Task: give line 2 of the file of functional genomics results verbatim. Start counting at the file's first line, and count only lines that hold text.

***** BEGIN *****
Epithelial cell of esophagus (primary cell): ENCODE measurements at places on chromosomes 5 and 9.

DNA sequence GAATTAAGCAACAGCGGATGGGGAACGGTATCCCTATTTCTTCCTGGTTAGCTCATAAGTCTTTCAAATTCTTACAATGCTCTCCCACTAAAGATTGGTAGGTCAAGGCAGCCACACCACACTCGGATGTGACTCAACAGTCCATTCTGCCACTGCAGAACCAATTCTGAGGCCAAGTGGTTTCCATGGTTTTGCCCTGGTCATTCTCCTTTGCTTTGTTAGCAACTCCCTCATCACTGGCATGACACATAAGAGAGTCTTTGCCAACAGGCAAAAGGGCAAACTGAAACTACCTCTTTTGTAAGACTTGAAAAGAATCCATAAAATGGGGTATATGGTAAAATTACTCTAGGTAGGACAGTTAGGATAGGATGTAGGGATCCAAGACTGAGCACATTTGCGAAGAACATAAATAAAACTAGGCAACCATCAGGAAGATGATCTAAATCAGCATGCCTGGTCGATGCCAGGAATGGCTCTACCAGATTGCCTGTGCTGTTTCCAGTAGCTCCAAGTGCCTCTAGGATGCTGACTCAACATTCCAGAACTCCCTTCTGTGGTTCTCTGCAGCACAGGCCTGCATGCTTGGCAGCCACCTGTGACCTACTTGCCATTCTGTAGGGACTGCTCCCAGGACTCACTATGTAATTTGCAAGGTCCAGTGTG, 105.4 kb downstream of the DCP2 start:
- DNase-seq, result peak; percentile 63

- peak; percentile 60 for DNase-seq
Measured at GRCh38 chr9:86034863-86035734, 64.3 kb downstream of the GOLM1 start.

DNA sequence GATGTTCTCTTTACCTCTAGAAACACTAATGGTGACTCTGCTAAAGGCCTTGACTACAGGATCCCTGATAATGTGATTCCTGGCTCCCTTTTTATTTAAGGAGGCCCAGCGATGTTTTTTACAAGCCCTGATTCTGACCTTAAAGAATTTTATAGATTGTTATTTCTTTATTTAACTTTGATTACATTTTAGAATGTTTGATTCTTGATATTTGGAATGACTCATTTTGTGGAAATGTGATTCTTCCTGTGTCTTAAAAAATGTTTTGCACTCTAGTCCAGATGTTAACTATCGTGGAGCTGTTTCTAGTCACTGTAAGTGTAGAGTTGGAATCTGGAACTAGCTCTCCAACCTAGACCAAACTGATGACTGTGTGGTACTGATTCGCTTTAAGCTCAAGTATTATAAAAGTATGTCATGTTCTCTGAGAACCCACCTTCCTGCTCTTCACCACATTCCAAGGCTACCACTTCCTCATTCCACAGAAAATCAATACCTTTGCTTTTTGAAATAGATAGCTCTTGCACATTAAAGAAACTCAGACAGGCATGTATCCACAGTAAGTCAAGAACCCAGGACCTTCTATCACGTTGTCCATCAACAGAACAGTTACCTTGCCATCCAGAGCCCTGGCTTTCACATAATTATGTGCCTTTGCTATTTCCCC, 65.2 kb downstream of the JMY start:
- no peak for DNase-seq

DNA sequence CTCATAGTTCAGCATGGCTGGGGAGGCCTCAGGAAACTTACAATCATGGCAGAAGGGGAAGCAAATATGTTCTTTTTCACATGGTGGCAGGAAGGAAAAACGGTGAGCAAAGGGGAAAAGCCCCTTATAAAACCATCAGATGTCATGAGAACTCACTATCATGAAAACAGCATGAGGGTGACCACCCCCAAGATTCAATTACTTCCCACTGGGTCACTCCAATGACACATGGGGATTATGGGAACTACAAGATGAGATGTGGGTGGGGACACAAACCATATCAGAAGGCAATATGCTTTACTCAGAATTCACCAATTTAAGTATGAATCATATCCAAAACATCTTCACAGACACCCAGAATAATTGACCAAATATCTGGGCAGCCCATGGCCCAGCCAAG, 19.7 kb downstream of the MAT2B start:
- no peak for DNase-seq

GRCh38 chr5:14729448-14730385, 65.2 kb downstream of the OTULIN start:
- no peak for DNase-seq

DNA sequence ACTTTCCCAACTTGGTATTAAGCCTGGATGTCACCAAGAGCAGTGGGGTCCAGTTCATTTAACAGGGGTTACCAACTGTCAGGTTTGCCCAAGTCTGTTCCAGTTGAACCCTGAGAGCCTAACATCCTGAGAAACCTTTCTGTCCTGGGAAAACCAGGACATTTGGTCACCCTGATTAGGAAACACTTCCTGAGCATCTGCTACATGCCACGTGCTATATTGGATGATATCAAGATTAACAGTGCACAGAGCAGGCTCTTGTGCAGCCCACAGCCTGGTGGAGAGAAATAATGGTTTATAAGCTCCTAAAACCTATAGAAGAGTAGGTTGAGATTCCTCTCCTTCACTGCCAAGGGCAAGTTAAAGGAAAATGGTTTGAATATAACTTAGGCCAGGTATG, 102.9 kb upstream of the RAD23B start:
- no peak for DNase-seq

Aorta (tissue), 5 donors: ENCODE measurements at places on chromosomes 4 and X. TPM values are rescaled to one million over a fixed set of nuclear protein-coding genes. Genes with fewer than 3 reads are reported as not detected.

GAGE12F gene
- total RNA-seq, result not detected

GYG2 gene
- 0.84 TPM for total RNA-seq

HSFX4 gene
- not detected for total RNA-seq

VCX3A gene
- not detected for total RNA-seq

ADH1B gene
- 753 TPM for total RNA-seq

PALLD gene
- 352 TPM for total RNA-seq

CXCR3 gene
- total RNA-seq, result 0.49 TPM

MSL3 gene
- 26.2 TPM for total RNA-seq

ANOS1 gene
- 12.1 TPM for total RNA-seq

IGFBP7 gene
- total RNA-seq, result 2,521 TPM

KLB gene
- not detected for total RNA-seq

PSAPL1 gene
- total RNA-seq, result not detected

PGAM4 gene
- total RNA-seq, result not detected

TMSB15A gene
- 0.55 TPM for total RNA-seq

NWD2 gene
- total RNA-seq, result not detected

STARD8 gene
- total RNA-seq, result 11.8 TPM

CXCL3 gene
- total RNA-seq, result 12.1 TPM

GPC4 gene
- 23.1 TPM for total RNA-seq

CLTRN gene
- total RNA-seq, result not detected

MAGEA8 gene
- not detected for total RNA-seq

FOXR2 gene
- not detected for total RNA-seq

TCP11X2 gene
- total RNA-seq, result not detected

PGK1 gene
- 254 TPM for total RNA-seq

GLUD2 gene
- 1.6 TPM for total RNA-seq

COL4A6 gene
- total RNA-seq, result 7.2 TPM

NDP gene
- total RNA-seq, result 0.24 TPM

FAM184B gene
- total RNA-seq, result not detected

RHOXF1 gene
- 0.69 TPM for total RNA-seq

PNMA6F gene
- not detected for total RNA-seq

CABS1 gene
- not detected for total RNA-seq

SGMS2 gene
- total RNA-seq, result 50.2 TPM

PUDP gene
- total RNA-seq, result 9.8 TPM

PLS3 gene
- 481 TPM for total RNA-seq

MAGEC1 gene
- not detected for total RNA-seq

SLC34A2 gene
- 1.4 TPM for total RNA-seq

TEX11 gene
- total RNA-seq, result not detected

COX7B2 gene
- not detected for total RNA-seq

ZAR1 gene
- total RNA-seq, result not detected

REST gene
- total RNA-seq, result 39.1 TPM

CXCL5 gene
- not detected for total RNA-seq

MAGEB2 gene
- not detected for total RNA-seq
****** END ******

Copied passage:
DNA sequence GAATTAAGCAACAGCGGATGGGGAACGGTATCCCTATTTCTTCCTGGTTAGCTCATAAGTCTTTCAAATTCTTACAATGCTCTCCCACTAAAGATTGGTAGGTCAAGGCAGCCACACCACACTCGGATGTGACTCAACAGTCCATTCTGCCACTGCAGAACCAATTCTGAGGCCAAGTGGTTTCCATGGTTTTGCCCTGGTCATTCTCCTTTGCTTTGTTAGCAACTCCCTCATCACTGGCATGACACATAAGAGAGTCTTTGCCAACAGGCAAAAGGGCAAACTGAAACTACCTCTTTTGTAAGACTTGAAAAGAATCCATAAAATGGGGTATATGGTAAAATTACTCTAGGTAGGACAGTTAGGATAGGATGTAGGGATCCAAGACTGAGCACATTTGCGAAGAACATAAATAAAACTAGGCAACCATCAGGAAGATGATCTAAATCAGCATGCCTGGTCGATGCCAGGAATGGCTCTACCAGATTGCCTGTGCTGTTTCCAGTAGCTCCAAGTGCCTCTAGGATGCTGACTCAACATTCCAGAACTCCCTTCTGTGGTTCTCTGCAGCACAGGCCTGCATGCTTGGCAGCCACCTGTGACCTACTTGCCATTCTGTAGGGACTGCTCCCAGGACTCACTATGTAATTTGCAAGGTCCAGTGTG, 105.4 kb downstream of the DCP2 start: